That time, we pocketed arrowheads,
surprised a herd of deer, which raised white flags.
Your fingers traced a path through my sweat,
neck to shoulder, shoulder to wrist. We were twenty.
We’re sixty. Our hands, though gloved, are ice.
Green lenses cover our eyes. We discuss ideas,
logos of the Stoics: the force of nature
that reconciles human and divine.
The road—unchanged. Hayfields to the west,
woods to the east. A hard wind shoves us down
into the swamp the hunters call Black Gum,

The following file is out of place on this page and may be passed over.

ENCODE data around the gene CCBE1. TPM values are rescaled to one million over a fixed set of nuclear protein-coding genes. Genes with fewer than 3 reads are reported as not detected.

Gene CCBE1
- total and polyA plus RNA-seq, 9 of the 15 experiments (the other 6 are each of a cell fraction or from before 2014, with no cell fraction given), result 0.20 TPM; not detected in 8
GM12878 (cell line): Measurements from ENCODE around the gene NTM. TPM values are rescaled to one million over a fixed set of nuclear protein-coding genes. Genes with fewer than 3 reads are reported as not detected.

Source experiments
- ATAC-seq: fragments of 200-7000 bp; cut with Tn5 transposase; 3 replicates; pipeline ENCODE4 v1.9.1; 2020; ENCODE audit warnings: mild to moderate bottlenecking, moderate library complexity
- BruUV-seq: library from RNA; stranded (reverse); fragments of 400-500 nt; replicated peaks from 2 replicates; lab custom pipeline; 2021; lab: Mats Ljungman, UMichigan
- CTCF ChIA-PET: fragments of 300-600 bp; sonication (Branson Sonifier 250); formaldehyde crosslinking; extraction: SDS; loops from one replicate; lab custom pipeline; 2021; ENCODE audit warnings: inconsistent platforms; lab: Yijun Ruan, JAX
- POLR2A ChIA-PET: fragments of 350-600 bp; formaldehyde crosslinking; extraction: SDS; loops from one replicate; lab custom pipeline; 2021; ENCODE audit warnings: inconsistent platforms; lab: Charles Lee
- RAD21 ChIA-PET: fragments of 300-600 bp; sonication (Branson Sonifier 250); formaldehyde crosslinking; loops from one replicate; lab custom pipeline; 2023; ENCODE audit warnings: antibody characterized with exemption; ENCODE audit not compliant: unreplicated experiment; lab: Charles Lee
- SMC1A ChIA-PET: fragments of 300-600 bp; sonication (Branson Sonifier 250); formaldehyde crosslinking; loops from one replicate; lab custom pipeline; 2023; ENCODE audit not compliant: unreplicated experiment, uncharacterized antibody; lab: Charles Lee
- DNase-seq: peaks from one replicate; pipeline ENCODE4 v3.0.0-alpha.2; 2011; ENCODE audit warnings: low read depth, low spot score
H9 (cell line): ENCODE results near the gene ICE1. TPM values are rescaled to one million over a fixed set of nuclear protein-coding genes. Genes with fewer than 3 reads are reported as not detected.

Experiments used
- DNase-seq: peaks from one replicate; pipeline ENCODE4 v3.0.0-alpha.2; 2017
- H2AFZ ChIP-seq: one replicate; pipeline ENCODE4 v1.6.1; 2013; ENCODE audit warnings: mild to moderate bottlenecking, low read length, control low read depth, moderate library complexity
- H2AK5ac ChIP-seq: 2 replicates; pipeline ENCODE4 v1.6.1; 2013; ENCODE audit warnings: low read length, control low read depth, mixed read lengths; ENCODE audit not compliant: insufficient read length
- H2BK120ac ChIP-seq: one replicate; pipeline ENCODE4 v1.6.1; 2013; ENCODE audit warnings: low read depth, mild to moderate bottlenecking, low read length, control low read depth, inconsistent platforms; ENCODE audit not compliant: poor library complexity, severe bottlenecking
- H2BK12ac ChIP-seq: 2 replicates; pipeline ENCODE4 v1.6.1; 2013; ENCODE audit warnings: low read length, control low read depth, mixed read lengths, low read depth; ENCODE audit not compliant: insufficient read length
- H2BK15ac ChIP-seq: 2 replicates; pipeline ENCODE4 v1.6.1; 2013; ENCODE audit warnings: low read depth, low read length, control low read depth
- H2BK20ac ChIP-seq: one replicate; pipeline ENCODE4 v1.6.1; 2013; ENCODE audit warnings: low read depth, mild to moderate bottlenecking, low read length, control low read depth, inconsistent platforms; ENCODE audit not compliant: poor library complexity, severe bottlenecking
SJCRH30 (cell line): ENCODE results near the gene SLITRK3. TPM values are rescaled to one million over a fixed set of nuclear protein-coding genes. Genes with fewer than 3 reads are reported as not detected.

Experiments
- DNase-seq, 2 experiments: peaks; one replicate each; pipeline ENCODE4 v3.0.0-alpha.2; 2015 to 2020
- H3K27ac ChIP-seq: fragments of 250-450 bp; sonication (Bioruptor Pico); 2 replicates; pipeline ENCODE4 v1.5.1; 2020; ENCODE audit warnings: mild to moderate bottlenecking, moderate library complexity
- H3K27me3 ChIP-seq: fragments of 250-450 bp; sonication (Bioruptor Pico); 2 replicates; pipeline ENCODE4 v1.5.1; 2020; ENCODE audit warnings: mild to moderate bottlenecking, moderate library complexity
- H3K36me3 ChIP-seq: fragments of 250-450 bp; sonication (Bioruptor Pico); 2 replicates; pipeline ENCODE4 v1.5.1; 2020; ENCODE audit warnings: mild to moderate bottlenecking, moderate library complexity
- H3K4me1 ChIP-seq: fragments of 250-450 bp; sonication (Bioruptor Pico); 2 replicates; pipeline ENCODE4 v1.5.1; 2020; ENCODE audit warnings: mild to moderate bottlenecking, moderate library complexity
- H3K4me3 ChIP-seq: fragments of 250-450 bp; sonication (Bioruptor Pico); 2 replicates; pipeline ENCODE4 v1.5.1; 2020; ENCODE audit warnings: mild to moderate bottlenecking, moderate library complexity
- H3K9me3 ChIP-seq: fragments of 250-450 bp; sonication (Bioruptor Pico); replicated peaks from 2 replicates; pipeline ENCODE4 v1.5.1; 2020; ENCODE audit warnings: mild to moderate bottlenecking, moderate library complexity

to the cross path marked by a disc harrow
whose nearly rusted-out seat holds two deer skulls.
Turn right, hit the bone pit, its stash of carcasses,
buzzards too busy to look up. We double back, shove
up into the wind. There, high-stepping
across the brown field close-mowed and baled—
buck, doe, fawn. In synchrony, they freeze, catch us
with their stare. Leap, freeze, leap,
straight through the hunters’ camp and into the pines.
Our eyes water from such swift beauty.
From youth gone, yet not, even if at times
all we see are rusting harrows, buzzards, bones.
As though between us, deer invisibly rustle.